Medium-chain triglycerides, or MCTs for short, are a unique form of dietary fat touted for a number of health benefits including weight loss, support of heart health and improved cognitive function. Fat molecules range in chain length from 2 to 22 carbon atoms, with MCTs falling in the middle (where you’d expect) with 6 to 12 carbon atoms. Four well-known MCT’s include C6 (caproic acid), C8 (caprylic acid), C10 (capric acid) and C12 (lauric acid), and unlike their long-chain triglycerides (LCTs) relatives, MCTs are readily metabolized by the body and quickly burned as fuel. They also only have 8.3 calories per gram as opposed to the 9 calories in a gram of LCTs.
Because MCTs are not stored as fat, the energy they produce can be used immediately by the organs and muscles. In order to understand how MCTs are metabolized, a quick review of the Krebs Cycle is necessary. Whereas glucose requires carnitine to produce Acetyl-CoA, MCTs can bypass the need for carnitine to produce Acetyl-CoA. Therefore, Acetyl-CoA builds up more quickly and rapidly shunts to form ketone bodies, which results in a surge of energy.
This clean form of fat-burning energy, that has nothing to do with carbohy
drates or proteins, is coveted by adherents of the ketogenic diet. Burning fats versus carbs has become vogue, and ketone bodies have taken center stage in lively dietary debate. Many people experiment with ketogenic diets for weight loss, cognitive improvement and memory support as seen in some patients with Alzheimer’s Disease (AD).
A diet once prescribed exclusively for patients with epilepsy is now a diet with its own reputable standing, recommended for a number of clinical conditions. Ketones not only suppress hunger, they burn fat by increasing thermogenesis and the metabolic rate. They also prevent long-term weight gain by increasing energy expenditure.
By crossing the blood-brain barrier, ketones can provide an energy alternative to glucose for the aging brain, which sees a marked decline in its ability to metabolize glucose, particularly in AD patients where research suggests some localized, brain-specific insulin resistance. In AD patients fed either a high carbohydrate diet or a ketogenic diet for 6 weeks, marked improvement of verbal memory was found in the adults who were fed the ketogenic diet. In other words, ketone levels were positively correlated with memory performance.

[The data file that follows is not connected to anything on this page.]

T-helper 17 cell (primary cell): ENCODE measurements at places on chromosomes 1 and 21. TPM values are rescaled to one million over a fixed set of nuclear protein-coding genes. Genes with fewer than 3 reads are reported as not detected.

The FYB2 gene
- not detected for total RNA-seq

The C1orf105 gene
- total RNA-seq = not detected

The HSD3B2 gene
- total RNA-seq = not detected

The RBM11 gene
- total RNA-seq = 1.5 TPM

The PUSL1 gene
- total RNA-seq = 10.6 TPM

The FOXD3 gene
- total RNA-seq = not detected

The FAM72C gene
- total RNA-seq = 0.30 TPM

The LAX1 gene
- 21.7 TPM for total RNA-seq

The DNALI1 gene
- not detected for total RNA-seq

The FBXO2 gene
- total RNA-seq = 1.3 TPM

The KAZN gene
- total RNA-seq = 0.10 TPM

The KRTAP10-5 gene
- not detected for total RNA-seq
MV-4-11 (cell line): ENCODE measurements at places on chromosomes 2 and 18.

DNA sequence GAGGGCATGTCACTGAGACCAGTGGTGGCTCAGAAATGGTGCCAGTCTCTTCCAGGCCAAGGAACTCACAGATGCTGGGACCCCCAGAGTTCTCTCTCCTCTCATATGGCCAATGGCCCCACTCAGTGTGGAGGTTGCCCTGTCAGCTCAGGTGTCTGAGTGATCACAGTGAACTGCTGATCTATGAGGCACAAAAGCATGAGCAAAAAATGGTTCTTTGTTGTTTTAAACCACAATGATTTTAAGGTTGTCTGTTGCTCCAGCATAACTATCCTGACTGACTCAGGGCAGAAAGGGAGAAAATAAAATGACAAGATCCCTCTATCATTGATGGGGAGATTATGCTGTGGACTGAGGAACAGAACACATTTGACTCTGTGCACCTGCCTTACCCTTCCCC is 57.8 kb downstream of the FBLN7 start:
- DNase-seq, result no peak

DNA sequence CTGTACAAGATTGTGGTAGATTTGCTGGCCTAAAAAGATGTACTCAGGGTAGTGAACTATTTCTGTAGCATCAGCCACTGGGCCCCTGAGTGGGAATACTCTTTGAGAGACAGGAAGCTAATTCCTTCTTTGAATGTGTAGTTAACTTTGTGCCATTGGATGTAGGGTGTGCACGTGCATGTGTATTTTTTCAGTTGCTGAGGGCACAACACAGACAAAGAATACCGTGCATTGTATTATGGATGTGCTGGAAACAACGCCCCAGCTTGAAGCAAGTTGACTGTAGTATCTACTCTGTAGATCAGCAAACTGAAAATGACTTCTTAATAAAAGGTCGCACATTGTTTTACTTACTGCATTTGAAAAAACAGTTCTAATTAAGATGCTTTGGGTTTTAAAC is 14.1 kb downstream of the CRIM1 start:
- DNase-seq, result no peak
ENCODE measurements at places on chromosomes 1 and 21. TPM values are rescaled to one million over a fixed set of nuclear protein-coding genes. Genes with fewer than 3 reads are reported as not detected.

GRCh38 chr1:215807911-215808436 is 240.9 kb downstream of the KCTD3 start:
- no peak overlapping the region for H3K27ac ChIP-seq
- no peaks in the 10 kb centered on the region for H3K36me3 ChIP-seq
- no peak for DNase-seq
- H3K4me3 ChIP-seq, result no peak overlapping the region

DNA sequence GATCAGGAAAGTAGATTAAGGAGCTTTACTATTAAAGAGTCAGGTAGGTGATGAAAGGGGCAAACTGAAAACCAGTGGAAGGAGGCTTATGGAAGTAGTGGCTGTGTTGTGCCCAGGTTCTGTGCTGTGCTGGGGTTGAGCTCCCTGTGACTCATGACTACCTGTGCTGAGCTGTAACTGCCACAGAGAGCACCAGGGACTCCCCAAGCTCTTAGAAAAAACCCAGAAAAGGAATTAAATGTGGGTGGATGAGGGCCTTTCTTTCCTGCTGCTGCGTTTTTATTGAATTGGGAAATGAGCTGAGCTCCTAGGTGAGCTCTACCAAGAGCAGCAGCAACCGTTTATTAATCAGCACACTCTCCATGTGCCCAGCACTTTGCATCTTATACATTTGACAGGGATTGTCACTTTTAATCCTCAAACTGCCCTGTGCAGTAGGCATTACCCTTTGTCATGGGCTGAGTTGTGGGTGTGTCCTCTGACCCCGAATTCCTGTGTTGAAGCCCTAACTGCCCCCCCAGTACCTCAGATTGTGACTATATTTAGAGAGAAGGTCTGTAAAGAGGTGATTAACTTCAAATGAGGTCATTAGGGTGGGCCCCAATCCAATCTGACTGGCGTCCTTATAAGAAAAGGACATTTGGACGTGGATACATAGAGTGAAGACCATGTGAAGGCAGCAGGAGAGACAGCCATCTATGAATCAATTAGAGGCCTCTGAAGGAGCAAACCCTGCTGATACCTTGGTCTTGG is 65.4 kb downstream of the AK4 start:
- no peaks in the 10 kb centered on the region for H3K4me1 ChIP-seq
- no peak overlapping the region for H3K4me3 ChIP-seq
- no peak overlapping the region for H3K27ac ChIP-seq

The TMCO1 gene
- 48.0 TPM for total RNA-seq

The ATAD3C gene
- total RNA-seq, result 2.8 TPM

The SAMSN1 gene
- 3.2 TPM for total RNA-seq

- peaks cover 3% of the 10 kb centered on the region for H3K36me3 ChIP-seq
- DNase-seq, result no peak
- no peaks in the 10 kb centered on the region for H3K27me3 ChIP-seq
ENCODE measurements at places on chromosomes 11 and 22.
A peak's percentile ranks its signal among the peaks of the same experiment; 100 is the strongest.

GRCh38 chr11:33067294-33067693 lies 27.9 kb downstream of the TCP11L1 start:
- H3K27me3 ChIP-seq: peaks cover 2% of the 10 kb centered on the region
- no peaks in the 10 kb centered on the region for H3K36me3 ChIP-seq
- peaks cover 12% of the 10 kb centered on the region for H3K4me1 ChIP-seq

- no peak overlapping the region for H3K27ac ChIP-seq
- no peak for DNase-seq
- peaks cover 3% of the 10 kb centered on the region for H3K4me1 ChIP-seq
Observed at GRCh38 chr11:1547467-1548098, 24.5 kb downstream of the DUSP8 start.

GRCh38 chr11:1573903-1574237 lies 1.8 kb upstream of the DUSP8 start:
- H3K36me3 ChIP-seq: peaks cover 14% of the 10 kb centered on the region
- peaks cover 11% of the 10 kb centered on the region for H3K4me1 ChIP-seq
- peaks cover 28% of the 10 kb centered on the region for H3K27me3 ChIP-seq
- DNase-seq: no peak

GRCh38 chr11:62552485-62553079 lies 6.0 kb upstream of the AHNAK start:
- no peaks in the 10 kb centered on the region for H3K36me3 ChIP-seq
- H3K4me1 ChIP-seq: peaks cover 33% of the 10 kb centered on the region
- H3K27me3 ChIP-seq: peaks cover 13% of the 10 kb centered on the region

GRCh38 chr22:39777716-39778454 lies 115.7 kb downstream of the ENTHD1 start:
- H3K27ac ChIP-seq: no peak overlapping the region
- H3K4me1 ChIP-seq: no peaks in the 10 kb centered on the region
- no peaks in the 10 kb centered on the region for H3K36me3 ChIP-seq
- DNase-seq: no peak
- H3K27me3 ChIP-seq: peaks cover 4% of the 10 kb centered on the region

But not all MCTs burn with the same efficiency. As a matter of fact, even the natural state of each MCT is different. For example, C8 is an oily liquid, while C10 is a white powder. Lumping them all together in one entity called “MCTs” does an injustice to the unique characteristics of each individual MCT.
For instance, one acute crossover study in healthy adults found C8 to have the highest ketogenic effects when compared to coconut oil, which is predominately lauric acid (C12), and other blends of MCTs. A “high ketogenic effect” simply means that the highest number of ketones resulted from taking a C8 MCT versus a C12.
Like all MCTs are not the same, neither are all ketone bodies. Of the three ketone bodies we make [acetoacetate (AcAc), β-hydroxybutyrate (β-HBA) and acetone], β-HBA is the most coveted. β-HBA’s nickname is “jet fuel” and happens to be the prized ketone body found in most supplements. β-HBA has been found to promote the expression of brain-derived neurotrophic factor (BDNF), a trophic factor associated with cognitive function and alleviating symptoms of depression and anxiety. Also, higher plasma levels of β-HBA are correlated with higher performance in memory scores. One could conclude, therefore, that patients with memory impairment should be receiving those MCTs proven to raise, not lower β-HBA, specifically.
Because MCTs differ in structure, their metabolic responses in the body also differ. When researchers sought to find out which medium chain triglyceride induced higher ratios of β-HBA relative to AcAc, they discovered that chain length does matter. In fact, one study showed that C8 MCT increased β-HBA compared to C9 or C10, and was the most impressive in decreasing ratios of AcAc/ β-HBA, 15-20% more than an MCT containing a 60:40 combination of C8 and C10 (many MCT blends are in a combination form).
This is not to say that C8 is the only worthwhile MCT. Each is digested differently, with different benefits. 50% of coconut oil is lauric acid (a precursor to monolaurin), an important substance that exerts bactericidal and anti-inflammatory activities through the inhibition of NF- κB activation. Lauric acid, however, is not ideal for generating ketones.
With the ketogenic diet trend on the upswing, lots of verbiage about MCTs and ketone bodies is also on the rise. Remember that C8 is not C10 is not coconut oil, and, if you’re looking for a higher production of β-HBA?
C8 is your friend.